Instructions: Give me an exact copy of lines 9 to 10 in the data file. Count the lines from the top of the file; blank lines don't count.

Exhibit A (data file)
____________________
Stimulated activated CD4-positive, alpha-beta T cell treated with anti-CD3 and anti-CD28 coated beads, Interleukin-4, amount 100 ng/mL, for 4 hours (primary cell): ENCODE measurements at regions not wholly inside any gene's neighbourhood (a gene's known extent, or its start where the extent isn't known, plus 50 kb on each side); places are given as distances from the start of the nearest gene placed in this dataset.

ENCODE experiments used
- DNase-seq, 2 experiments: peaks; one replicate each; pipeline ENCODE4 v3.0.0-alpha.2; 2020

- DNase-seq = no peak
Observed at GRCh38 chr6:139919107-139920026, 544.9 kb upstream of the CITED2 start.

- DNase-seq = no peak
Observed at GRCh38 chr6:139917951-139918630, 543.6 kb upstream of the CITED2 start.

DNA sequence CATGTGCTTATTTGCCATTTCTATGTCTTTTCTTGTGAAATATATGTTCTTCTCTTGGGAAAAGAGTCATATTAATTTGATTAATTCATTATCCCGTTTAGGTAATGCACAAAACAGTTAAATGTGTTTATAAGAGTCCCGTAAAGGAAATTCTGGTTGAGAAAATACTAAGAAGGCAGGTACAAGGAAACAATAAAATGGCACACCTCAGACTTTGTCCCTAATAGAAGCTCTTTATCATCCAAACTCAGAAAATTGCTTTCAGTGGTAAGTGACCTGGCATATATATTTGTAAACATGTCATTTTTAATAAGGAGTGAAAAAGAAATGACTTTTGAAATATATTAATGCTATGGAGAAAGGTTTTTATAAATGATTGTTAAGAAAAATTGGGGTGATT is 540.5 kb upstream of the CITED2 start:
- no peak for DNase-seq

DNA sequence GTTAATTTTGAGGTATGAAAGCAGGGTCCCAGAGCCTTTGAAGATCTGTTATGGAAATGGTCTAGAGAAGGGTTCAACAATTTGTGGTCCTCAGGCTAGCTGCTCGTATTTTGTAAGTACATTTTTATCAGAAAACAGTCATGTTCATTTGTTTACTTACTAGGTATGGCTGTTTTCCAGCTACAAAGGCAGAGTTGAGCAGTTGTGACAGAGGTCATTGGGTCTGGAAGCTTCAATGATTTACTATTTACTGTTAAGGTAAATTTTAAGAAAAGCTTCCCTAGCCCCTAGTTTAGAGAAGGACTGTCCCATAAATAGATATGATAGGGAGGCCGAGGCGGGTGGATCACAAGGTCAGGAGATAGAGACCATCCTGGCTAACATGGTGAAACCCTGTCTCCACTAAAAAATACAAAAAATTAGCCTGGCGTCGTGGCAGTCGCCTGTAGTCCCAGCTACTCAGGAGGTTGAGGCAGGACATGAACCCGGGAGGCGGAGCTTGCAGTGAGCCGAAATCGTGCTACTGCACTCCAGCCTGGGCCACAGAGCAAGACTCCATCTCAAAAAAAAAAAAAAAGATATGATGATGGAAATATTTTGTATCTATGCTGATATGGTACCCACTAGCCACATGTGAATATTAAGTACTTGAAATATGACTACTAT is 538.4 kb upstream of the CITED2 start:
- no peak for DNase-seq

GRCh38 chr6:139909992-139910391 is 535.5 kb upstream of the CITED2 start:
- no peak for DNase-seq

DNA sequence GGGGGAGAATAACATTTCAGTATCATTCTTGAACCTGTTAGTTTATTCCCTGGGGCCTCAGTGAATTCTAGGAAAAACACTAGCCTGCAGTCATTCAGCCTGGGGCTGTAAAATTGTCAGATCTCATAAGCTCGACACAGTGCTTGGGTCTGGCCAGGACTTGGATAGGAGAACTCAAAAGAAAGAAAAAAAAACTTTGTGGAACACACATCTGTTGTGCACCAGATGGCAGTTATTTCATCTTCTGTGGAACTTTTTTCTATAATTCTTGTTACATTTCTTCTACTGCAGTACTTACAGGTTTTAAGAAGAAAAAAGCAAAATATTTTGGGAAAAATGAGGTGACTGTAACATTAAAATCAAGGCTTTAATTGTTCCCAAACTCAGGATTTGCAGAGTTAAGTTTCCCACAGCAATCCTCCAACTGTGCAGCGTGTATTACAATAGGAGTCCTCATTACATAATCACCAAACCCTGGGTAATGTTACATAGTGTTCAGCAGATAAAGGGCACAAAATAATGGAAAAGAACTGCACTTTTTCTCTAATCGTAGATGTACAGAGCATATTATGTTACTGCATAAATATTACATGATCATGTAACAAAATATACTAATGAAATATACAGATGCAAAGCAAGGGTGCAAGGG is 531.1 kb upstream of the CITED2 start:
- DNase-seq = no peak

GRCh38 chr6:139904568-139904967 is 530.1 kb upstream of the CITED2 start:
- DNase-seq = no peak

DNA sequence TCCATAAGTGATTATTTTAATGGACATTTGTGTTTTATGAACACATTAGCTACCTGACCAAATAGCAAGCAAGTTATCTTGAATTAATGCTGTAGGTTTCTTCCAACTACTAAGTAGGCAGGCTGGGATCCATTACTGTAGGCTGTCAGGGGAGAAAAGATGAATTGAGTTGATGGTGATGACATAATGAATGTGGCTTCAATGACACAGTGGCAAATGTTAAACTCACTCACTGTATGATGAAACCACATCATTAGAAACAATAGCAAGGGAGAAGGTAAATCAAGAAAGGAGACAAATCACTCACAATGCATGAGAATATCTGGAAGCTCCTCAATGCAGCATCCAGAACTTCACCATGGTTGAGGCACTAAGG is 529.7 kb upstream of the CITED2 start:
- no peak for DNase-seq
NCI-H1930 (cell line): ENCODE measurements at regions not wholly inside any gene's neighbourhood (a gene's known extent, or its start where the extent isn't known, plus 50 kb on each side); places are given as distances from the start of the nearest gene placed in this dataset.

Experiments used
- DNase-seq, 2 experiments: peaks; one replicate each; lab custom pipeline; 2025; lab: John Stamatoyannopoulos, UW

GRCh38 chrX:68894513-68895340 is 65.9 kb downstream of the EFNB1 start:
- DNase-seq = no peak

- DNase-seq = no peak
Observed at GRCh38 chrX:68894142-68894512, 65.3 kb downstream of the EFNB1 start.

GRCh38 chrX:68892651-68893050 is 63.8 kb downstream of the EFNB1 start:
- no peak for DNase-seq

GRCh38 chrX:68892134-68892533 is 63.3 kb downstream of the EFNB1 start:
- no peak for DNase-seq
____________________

- no peak for DNase-seq

DNA sequence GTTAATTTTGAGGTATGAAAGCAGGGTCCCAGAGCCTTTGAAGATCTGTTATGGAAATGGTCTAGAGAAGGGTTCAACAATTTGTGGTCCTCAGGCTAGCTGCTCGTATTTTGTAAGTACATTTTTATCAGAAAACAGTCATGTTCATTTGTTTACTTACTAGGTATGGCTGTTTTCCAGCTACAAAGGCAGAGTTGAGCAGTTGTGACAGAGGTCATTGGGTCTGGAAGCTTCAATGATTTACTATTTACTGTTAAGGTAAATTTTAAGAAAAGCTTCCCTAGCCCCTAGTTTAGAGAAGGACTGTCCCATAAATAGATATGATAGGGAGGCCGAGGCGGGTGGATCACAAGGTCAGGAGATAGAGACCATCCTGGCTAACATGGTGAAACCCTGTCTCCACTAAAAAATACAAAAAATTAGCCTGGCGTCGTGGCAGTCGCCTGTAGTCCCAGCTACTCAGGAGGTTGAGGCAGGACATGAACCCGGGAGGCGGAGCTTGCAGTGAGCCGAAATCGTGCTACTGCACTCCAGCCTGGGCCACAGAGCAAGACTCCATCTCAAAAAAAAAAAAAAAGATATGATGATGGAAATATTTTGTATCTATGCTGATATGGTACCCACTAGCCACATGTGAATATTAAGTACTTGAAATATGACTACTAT is 538.4 kb upstream of the CITED2 start: